Japan Cuts Review: A Story of Yonosuke


A Story of Yonosuke clocks in at 160 minutes, which is a good chunk of time to spend with the title character and his friends. I stared that number down for a while and finally decided it was worth a go. I’ve sat through much, much longer movies, so what’s two-and-a-half hours, give or take?

After getting into the rhythm of the film in the first 20 minutes, I was somehow never bored. Your mileage and patience may vary with this film. It’s an unassuming portrait of someone who’s goofy but pretty unremarkable. We first see him as just some college kid in a crowd in 1987. And yet something about A Story of Yonosuke hooked me, delighted me, and made me smile.

By the end, I was unexpectedly moved.

[For the next few weeks, we will be covering the 2013 New York Asian Film Festival and the 2013 Japan Cuts Film Festival, which together form one of the largest showcases of Asian cinema in the world. For our NYAFF 2013 coverage, click here. For Japan Cuts 2013 coverage, click here.]

A Story of Yonosuke Teaser Trailer- Int'l ver

A Story of Yonosuke (Yokomichi Yonosuke | 横道世之介)
Director: Shuichi Okita
Rating: TBD
Country: Japan
Release Date: February 23, 2013 (Japan)

I’m getting to that age where I look back fondly on college. I still keep in touch with a lot of good friends, though I’ve lost touch with a lot of people who I still think about. This is why A Story of Yonosuke resonated with me so much. As I look back at those friends from college, I think of good times and weird moments and their defining characteristics. There’s nostalgia to it, sure, but it’s more about how great certain people were and how I wish I’d kept in touch. I’m curious where they are now, and I hope they’re doing well. I also wonder how those people remember me, if they do. I wonder if I was as gawky as Yonosuke in this movie. (I probably was. Maybe still am.)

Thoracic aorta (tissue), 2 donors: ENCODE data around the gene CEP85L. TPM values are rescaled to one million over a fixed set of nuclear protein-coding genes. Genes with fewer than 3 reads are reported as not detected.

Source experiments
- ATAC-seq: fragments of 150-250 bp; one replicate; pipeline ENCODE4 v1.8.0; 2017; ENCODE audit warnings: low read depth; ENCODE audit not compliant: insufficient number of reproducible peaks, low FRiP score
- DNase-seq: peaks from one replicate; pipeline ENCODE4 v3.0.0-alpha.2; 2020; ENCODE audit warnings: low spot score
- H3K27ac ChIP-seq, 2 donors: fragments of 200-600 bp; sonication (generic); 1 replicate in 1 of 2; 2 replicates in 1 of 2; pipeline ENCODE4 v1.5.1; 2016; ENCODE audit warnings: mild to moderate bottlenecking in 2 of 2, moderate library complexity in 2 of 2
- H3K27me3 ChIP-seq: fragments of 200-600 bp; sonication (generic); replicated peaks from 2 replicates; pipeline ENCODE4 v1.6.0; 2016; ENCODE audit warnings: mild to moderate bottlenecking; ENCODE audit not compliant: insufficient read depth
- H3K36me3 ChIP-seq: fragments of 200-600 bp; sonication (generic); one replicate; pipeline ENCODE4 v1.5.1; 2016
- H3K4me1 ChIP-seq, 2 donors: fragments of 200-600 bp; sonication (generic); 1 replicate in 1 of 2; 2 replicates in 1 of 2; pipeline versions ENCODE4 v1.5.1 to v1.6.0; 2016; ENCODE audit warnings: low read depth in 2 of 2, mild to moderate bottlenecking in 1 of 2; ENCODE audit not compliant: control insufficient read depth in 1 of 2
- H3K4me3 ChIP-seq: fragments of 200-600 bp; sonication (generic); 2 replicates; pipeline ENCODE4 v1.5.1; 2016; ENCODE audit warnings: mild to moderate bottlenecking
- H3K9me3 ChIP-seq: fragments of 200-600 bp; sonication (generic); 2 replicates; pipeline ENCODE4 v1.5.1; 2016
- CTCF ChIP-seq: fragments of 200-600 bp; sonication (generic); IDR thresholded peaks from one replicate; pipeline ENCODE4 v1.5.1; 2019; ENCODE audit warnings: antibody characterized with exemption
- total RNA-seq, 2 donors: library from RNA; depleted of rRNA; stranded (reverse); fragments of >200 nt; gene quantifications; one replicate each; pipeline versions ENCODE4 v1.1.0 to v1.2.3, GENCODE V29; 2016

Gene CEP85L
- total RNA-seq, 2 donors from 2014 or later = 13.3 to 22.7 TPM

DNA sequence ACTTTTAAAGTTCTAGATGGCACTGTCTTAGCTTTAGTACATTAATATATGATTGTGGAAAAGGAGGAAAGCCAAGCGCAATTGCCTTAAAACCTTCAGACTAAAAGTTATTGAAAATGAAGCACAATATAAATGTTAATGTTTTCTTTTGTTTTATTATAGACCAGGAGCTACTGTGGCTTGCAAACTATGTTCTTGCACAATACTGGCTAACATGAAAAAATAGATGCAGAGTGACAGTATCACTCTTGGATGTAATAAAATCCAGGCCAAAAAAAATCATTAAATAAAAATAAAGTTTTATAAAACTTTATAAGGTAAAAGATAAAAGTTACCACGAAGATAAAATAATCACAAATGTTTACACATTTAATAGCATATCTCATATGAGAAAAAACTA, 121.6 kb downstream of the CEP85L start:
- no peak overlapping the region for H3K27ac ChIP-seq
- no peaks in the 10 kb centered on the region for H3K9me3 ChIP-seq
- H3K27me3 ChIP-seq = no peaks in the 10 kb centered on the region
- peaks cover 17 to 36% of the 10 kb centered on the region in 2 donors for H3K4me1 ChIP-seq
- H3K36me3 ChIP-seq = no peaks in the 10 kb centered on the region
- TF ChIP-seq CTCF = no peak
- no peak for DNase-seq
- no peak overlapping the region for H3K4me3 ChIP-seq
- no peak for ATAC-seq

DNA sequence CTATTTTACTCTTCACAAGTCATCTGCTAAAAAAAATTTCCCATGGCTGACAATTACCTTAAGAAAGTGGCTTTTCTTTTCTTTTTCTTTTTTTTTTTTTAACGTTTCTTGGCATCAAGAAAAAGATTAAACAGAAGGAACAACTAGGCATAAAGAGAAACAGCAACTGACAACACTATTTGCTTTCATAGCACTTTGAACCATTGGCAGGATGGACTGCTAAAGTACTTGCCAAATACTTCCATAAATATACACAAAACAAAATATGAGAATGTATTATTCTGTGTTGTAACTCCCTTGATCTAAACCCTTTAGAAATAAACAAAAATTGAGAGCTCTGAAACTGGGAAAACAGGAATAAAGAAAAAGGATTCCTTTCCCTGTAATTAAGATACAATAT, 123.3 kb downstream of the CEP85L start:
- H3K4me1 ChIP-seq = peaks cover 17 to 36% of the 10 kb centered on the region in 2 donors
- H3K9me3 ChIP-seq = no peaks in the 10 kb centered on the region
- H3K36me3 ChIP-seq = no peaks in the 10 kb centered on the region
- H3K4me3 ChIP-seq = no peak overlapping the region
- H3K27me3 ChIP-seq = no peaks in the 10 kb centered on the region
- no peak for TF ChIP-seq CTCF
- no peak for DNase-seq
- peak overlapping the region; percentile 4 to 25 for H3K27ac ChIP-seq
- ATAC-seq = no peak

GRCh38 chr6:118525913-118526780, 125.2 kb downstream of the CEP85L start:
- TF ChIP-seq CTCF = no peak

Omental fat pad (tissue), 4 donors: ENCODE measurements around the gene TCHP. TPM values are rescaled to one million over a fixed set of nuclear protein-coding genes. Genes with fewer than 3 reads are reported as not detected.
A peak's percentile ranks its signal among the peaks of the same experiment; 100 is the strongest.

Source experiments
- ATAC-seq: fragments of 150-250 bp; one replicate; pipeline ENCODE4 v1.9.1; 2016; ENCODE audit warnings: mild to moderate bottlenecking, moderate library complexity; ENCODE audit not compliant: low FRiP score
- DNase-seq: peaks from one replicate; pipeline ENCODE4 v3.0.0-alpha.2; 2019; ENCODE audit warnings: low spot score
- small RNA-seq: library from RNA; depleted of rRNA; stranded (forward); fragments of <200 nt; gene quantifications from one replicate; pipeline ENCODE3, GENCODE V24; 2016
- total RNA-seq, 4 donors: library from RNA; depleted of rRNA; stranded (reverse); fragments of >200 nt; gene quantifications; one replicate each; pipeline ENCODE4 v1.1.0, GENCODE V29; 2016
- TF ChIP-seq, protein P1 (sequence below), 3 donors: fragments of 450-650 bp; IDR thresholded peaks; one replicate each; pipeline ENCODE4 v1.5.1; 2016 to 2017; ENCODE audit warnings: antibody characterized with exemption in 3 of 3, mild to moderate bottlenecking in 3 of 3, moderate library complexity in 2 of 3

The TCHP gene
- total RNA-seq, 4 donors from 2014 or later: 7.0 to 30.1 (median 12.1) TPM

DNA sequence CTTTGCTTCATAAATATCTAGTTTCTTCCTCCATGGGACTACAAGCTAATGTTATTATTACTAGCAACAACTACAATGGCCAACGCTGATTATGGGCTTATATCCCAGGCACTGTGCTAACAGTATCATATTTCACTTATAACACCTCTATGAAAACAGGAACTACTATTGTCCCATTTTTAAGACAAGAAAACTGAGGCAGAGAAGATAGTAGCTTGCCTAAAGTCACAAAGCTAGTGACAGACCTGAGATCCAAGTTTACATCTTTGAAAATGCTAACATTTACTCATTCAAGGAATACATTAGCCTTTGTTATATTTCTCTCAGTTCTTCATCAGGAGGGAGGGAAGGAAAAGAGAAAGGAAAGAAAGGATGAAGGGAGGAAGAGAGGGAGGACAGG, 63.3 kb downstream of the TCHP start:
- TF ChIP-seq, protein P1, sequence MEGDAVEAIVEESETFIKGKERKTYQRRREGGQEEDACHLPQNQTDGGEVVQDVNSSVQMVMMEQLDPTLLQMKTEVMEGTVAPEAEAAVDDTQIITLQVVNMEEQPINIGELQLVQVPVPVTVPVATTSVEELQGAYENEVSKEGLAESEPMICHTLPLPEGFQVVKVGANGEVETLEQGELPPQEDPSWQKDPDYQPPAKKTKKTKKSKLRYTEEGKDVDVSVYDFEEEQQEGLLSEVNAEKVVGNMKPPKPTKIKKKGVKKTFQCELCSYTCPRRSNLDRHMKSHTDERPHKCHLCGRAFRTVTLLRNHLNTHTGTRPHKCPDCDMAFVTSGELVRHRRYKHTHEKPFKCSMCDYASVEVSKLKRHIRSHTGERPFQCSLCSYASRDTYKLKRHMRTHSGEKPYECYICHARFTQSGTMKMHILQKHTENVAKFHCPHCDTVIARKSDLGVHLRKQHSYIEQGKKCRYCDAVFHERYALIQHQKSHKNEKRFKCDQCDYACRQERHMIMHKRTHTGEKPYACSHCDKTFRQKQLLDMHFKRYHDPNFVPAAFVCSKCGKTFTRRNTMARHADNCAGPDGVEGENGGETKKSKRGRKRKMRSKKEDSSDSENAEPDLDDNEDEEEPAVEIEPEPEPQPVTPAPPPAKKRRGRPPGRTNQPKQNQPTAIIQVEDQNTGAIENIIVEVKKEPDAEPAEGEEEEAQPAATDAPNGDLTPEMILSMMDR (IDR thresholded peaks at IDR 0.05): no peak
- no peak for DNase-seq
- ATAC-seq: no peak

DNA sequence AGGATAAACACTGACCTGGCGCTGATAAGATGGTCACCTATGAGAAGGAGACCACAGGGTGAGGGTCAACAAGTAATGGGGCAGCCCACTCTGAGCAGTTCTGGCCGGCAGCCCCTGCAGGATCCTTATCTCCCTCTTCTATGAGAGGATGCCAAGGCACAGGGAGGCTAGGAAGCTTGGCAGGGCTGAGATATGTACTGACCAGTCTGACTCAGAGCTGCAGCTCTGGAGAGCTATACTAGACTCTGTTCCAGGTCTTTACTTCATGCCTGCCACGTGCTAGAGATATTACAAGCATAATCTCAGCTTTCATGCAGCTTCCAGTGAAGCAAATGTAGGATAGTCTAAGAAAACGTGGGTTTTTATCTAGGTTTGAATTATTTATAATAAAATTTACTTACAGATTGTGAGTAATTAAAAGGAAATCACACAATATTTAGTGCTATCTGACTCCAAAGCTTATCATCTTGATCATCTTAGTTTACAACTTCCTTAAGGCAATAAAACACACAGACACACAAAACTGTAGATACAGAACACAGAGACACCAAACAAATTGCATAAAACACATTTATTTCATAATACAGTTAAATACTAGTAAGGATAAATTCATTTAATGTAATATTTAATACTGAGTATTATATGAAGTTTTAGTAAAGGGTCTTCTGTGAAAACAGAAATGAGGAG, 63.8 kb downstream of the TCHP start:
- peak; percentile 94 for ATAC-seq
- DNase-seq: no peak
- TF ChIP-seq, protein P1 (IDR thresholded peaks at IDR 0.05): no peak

So who is Yonosuke? He’s a kid from Nagasaki played by Kengo Kora, and he’s almost always smiling and carefree. His full name is Yonosuke Yokomichi, which everyone finds pretty funny. I wish I knew more about Japanese culture so I understood the joke. Maybe it’s like Pippi Longstocking? Maybe it’s like Jonathan Johnson? When Yonosuke first moves into an apartment for college and introduces himself, an older neighbor says it’s like a comedian’s name. Shoko (Yuriko Yoshitaka), a girl Yonosuke will eventually become friends with, hears his name and can’t stop laughing. He looks briefly hurt by it, but only briefly — he’s used to it by now, and he gets it.

I mentioned a rhythm to the movie that I needed to get acclimated to. Part of that was getting acquainted with Yonosuke as a character. He’s such an oddball who doesn’t seem comfortable in his own skin. His posture varies from question mark-shaped to tilde-shaped, his whole body a kind of articulated wire of awkwardness. While sitting alone in a cafe, he tries to smell his own armpits to check his BO. His attempt at subtlety makes it all so unsubtle. He’s not the best at making new friends or meeting new people, but when people finally warm to him, they see that there’s a lot to like.

The film goes back and forth between 1987 and the present. We see where these characters wind up in life, and how little events in their lives cause them to think back to that first year or so in college. That’s sort of how memory works — the inexplicable trigger brings you back to the moment. For Marcel Proust, it was the taste of a madeleine; for one of Yonosuke’s friends, it was seeing a sweaty guy on the street. Using these jumps in time, there are two kinds of stories at work in A Story of Yonosuke — a coming-of-age story and a nostalgia story. One is about a boy moving forward into adulthood, the other is adults looking back to their youth. They braid together rather well.